UK services growth unexpectedly jumps as economy gathers pace

(iStock)
(iStock)

The UK’s dominant services sector grew at the fastest pace in eight months in June, driving a bounce back in the economy and boosting the case for a Bank of England (BoE) rate increase as soon as next month.

IHS Markit’s Purchasing Managers Index for the industry climbed to 55.1 last month, up from 54 in May and beating economists’ estimates for no change.

The report, which follows surveys earlier this week showing faster growth in the nation’s manufacturing and construction sectors, suggests the UK’s growth rate doubled to 0.4% in the second quarter, Markit said.

That backs up the argument of BoE officials who say that the economy is rebounding after a weather-hit first quarter - a case that may be further strengthened by evidence from the survey showing that input costs also spiked in June. Markit predicts that will cause UK inflation, already above the BoE’s target, to climb from its current level of 2.4%.

The pound erased a 0.2% slide after the report to trade little changed at $1.3201 as of 10:45.

“Stronger growth of service sector activity adds to signs that the economy rebounded in the second quarter and opens the door for an August rate hike, especially when viewed alongside the news that inflationary pressures spiked higher,” said Chris Williamson, chief business economist at Markit.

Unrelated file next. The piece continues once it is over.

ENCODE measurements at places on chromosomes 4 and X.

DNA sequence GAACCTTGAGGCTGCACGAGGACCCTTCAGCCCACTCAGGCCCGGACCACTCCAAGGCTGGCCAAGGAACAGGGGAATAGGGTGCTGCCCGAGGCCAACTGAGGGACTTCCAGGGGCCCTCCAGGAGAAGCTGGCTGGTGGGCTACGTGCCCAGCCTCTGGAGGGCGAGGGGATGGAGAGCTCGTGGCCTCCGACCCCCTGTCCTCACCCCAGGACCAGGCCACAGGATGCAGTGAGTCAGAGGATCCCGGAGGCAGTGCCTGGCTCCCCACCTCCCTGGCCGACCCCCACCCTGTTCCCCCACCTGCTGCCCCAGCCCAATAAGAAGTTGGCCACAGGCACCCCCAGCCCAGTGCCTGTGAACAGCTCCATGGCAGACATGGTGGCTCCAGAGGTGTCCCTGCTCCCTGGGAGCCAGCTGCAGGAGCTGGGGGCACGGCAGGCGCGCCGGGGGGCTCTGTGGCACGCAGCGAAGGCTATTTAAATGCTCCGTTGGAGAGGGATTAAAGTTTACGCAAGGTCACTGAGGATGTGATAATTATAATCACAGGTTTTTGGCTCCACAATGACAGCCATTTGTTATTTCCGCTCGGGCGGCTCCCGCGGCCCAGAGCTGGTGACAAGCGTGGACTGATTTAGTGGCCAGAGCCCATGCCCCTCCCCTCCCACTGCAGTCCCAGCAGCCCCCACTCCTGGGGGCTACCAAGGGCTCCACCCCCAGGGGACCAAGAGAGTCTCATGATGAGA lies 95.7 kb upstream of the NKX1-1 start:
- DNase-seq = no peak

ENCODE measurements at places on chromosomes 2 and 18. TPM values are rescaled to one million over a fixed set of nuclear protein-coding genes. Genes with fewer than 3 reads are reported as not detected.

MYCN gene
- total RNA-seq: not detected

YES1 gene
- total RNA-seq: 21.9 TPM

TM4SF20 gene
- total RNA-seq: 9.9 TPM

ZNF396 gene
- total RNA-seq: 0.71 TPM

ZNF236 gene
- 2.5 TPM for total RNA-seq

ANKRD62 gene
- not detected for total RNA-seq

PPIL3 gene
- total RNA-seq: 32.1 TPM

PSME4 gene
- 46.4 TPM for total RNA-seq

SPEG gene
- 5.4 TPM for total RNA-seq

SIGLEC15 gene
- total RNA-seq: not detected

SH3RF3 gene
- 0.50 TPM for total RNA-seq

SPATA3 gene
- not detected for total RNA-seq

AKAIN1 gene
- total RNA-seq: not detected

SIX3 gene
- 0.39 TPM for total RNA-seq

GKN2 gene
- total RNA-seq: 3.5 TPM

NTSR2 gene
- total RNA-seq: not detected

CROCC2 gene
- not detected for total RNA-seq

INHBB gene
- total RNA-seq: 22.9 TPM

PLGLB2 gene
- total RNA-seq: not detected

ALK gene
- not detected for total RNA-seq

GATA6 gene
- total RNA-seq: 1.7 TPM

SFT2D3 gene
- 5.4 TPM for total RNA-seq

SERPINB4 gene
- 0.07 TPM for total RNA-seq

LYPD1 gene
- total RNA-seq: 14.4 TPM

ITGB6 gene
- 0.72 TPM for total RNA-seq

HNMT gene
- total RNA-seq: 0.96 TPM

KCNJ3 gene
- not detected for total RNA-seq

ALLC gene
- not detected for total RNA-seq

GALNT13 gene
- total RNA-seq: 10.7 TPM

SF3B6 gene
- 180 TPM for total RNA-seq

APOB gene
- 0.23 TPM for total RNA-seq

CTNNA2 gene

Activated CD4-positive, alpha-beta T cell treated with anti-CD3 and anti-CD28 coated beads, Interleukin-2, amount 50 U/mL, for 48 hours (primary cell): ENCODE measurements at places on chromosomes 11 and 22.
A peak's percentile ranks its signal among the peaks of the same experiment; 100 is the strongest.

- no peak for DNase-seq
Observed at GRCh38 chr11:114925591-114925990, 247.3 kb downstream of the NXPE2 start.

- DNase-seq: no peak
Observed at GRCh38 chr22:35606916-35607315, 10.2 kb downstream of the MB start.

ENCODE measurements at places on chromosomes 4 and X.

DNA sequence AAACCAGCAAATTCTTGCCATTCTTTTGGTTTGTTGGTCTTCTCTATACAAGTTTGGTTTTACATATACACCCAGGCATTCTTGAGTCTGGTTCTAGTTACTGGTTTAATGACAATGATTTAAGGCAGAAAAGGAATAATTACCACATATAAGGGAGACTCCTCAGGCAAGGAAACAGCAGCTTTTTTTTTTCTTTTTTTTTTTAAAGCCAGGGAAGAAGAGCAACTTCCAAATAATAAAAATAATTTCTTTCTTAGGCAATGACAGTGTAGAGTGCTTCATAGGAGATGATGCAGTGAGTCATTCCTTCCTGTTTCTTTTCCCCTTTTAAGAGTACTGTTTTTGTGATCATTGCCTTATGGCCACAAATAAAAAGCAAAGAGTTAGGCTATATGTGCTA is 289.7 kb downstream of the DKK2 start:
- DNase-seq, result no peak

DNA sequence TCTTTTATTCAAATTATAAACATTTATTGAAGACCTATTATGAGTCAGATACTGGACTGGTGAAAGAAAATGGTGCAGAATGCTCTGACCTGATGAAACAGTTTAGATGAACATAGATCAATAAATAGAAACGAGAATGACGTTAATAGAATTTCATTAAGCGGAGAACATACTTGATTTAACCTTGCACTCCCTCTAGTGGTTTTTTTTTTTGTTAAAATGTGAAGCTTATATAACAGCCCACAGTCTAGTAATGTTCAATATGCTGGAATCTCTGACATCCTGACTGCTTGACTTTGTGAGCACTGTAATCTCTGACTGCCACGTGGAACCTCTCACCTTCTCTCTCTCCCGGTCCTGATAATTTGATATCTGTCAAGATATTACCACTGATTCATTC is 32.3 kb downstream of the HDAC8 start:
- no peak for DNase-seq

The survey Wednesday also showed the fastest pick up in new work in 13 months, an upturn in demand for business and financial services, and evidence that the sunny weather last month boosted consumer spending.

Still, even with growth gaining momentum, there remain signs that Brexit-related uncertainty is continuing to hold back investment, Markit said.

“It remains encouraging yet also surprising that current business activity continues to show such resilience amid relatively moribund confidence,” Williamson said.

“Such a divergence between current and expected future activity stokes worries that the upturn is being fuelled by short-term spending, based on hopes that uncertainty will lift, and likely masks a lack of longer-term business investment.”

This week’s reports are the last full set of PMI readings BOE policy makers will get before they announce their next decision on August 2. Officials voted 6-3 to hold rates at their June meeting, and investors are currently pricing in about a 65% chance of rate increase next month.

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